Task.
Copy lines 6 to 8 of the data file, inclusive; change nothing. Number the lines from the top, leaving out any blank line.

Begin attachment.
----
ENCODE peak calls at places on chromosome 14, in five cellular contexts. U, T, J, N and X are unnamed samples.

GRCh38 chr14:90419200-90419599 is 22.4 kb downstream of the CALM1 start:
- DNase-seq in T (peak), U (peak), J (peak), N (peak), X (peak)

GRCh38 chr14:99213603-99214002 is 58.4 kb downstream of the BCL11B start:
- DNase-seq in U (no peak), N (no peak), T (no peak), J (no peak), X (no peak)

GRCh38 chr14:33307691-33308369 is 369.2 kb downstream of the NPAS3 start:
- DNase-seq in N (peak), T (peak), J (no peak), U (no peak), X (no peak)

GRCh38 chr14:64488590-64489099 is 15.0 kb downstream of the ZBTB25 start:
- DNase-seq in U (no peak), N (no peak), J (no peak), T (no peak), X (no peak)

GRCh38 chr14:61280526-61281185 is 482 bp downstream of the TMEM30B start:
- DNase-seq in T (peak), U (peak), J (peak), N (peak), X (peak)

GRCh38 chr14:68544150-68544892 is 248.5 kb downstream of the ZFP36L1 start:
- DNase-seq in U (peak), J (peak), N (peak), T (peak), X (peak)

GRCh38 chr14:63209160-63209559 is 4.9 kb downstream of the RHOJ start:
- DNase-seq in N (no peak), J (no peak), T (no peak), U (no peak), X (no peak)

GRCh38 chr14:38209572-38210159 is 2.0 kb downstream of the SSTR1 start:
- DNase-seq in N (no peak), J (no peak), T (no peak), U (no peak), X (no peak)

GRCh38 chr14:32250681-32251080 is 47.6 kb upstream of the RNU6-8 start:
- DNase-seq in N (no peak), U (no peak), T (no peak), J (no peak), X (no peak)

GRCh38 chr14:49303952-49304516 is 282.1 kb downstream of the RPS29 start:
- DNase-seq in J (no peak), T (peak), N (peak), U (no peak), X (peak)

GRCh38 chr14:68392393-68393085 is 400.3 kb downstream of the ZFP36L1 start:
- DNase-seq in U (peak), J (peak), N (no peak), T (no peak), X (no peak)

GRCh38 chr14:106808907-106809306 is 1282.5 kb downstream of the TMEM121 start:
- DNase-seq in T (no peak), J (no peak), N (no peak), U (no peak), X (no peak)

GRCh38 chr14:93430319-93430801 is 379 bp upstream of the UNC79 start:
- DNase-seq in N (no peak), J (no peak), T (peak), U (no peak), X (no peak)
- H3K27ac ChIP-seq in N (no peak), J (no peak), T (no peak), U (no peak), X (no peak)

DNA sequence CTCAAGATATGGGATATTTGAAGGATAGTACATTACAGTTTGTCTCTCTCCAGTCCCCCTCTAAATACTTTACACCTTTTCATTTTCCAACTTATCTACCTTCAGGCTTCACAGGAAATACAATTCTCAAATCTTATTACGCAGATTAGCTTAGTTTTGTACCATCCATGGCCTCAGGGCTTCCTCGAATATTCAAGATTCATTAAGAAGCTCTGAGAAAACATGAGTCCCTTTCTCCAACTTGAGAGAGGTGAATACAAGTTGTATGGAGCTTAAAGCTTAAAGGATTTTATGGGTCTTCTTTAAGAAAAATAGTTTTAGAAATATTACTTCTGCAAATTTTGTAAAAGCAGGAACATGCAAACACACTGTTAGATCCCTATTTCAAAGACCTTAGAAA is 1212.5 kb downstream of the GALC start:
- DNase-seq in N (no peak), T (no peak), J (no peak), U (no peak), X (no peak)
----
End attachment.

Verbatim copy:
GRCh38 chr14:33307691-33308369 is 369.2 kb downstream of the NPAS3 start:
- DNase-seq in N (peak), T (peak), J (no peak), U (no peak), X (no peak)

GRCh38 chr14:64488590-64489099 is 15.0 kb downstream of the ZBTB25 start: